Mooney, James

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Mooney, James



James Mooney (1861-1921), author of “The Ghost-dance Religion and the Sioux Outbreak of 1890” (1896), The Aboriginal Population of America North of Mexico (1928), and other distinguished works on the American Indian, was born in a small town in Indiana of Irish immigrant parents. As a youth, he developed an intense interest in the Indian tribes of the Americas and early determined to be an ethnologist. After working briefly as a schoolteacher and newspaperman in Indiana, he went to Washington, D.C., where he met John Wesley Powell, the founder of the Bureau of American Ethnology in the Smithsonian Institution. Powell hired him as an ethnologist in 1885, and from then until his death Mooney worked for the bureau.

Mooney undertook many field trips among North American tribes, becoming an expert particularly on the Cherokee and the Kiowa. He collected historical and linguistic data which contributed heavily not only to his own work but also to the collaborative effort which led to the publication of the Handbook of American Indians North of Mexico (the famous Bulletin 30 of the Bureau of American Ethnology). He published extensively on the Cherokee and other American Indian tribal groups, always basing his publications on substantial personal field work and historical research. The value of his reports is enhanced today by the fact that his research was done at an early date, when some of the Oklahoma tribes still lived relatively independent of interference in Indian Territory and others, only recently confined to reservations, preserved customs and values of prior ages.

His most celebrated work, “The Ghost-dance Religion and the Sioux Outbreak of 1890,” was a careful account of the religion which swept across the reservations west of the Mississippi in 1890 and the following years. Mooney talked to the Paiute prophet, Wovoka, and visited many of the tribes, including the Sioux, who were receptive to the ghost dance. The ghost dancers believed that a native millennium was about to arrive, in which the faithful dancers would be saved, to live in the ancient way in a world relieved of white men and their customs. The organization of the ghost dance among the Sioux, itself a response to various economic and political pressures, led to the killing of Sitting Bull, then chief, and to the massacre of Indians who resisted being disarmed. Mooney’s sympathetic account of the dance generally and of Sioux resentments in particular has become a classic of early American ethnography. As a result, the ghost dance has achieved international fame and is often treated in secondary sources as the very prototype of nativistic or revitalization movements. His ability to understand the nativistic aspirations of the Indians and to see in their behavior a homologue with religious enthusiasms in other times and places (in the early phases of the great religions and the movement of Joan of Arc, as well as other Indian movements) was probably owing in part to his own vigorous interest in Irish nationalism.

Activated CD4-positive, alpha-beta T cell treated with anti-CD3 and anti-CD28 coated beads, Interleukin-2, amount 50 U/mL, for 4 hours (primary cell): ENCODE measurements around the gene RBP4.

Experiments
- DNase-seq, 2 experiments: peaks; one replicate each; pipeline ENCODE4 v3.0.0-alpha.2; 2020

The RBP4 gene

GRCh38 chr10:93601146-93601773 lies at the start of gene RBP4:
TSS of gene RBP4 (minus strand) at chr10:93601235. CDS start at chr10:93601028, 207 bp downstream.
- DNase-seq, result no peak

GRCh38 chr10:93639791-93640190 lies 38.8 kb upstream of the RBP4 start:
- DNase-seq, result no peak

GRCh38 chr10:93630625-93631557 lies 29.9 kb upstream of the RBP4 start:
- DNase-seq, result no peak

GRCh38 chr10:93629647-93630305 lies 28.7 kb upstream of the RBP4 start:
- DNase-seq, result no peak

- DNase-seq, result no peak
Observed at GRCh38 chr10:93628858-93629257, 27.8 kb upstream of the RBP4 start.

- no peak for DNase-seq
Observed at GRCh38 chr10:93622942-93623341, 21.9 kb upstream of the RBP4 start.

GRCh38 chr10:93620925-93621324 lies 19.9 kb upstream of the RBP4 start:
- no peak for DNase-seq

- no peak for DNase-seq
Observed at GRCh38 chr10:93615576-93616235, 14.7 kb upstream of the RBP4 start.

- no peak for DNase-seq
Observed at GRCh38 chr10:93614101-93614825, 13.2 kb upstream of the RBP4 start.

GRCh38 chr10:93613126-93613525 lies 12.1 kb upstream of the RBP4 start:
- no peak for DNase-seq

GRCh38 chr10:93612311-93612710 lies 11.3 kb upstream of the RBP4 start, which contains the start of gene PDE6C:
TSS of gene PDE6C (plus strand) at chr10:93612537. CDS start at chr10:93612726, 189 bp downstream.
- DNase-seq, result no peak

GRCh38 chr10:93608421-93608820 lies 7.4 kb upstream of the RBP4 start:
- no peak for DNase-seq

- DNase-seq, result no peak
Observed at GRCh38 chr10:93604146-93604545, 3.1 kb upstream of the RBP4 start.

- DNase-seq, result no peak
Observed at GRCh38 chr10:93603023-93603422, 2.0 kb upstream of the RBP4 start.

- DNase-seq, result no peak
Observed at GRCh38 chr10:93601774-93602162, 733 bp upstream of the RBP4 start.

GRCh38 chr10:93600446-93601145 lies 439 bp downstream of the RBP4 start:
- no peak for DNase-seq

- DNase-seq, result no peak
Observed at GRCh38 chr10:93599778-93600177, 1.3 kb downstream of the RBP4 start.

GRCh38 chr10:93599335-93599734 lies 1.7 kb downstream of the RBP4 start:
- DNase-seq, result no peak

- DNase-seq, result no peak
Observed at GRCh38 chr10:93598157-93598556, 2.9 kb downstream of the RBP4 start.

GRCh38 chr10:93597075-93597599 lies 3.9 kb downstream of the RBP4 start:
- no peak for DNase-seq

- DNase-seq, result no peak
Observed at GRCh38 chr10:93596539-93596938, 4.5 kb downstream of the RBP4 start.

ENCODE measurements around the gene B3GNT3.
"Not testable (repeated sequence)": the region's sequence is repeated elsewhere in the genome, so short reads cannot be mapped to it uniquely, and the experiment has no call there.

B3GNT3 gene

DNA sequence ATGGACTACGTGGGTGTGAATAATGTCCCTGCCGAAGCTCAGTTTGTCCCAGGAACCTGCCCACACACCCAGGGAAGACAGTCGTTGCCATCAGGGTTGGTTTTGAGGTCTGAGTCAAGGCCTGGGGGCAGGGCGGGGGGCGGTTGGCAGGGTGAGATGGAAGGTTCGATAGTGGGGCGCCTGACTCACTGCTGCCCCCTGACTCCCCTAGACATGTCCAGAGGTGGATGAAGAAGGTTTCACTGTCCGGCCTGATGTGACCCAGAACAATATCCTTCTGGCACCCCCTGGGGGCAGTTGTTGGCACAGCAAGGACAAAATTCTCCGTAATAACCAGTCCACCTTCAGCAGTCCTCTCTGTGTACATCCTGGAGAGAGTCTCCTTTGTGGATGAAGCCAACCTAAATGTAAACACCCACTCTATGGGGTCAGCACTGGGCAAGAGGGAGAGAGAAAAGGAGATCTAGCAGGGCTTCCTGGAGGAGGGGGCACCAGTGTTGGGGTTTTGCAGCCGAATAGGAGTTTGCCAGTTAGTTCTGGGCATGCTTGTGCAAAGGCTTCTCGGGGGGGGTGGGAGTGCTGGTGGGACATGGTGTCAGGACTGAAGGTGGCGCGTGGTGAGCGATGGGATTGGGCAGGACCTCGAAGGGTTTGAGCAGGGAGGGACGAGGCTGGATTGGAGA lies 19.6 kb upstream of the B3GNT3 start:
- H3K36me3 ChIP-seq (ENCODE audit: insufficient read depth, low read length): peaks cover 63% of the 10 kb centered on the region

Anthony F. C. Wallace

[See alsoIndians, North American; Millenarism; Nativism And Revivalism.]


1885 Linguistic Families of the Indian Tribes North of Mexico, With Provisional List of the Principal Tribal Names and Synonyms. U.S. Bureau of American Ethnology, Misc. Publ. No. 3. Washington: The Bureau.

1891 The Sacred Formulas of the Cherokees. Pages 301–397 in U.S. Bureau of American Ethnology, Seventh Annual Report . . . 1885-1886. Washington: The Bureau.

1894 Siouan Tribes of the East. U.S. Bureau of American Ethnology, Bulletin 22:1–101.

1896 The Ghost-dance Religion and the Sioux Outbreak of 1890. Part 2, pages 641–1136 in U.S. Bureau of American Ethnology, Fourteenth Annual Report . . . 1892-1893. Washington: The Bureau. → An abridged edition with an introduction by Anthony F. C. Wallace was published in 1965 by the Univ. of Chicago Press.

1898 Calendar History of the Kiowa Indians. Part 1, pages 129–445 in U.S. Bureau of American Ethnology, Seventeenth Annual Report ... 1895-1896. Washington: The Bureau.

1900 Myths of the Cherokee. Part 1, pages 3–548 in U.S. Bureau of American Ethnology, Nineteenth Annual Report ... 1897-1898. Washington: The Bureau.

1907 The Cheyenne Indians. American Anthropological Association, Memoirs 1:357–442.

1928 The Aboriginal Population of America North of Mexico. Smithsonian Miscellaneous Collections, Vol. 80, No. 7. Washington: Smithsonian Institution.


[Hewitt, J. N. B.] 1922 James Mooney. American Anthropologist New Series 24:209–214. → Includes a comprehensive bibliography of Mooney’s works, prepared by his wife.

Hodge, Frederick W. (editor) (1907-1910) 1959 Handbook of American Indians North of Mexico. 2 vols. Smithsonian Institution, Bureau of American Ethnology, Bulletin No. 30. New York: Pageant.